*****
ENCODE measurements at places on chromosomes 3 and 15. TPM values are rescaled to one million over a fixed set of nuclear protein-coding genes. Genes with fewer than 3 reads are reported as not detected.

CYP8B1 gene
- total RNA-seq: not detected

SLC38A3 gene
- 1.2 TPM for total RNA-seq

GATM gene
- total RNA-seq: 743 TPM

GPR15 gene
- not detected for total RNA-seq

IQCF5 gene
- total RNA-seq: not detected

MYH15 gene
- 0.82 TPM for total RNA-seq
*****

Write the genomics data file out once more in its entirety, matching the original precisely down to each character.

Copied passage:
ENCODE measurements at places on chromosomes 3 and 15. TPM values are rescaled to one million over a fixed set of nuclear protein-coding genes. Genes with fewer than 3 reads are reported as not detected.

CYP8B1 gene
- total RNA-seq: not detected

SLC38A3 gene
- 1.2 TPM for total RNA-seq

GATM gene
- total RNA-seq: 743 TPM

GPR15 gene
- not detected for total RNA-seq

IQCF5 gene
- total RNA-seq: not detected

MYH15 gene
- 0.82 TPM for total RNA-seq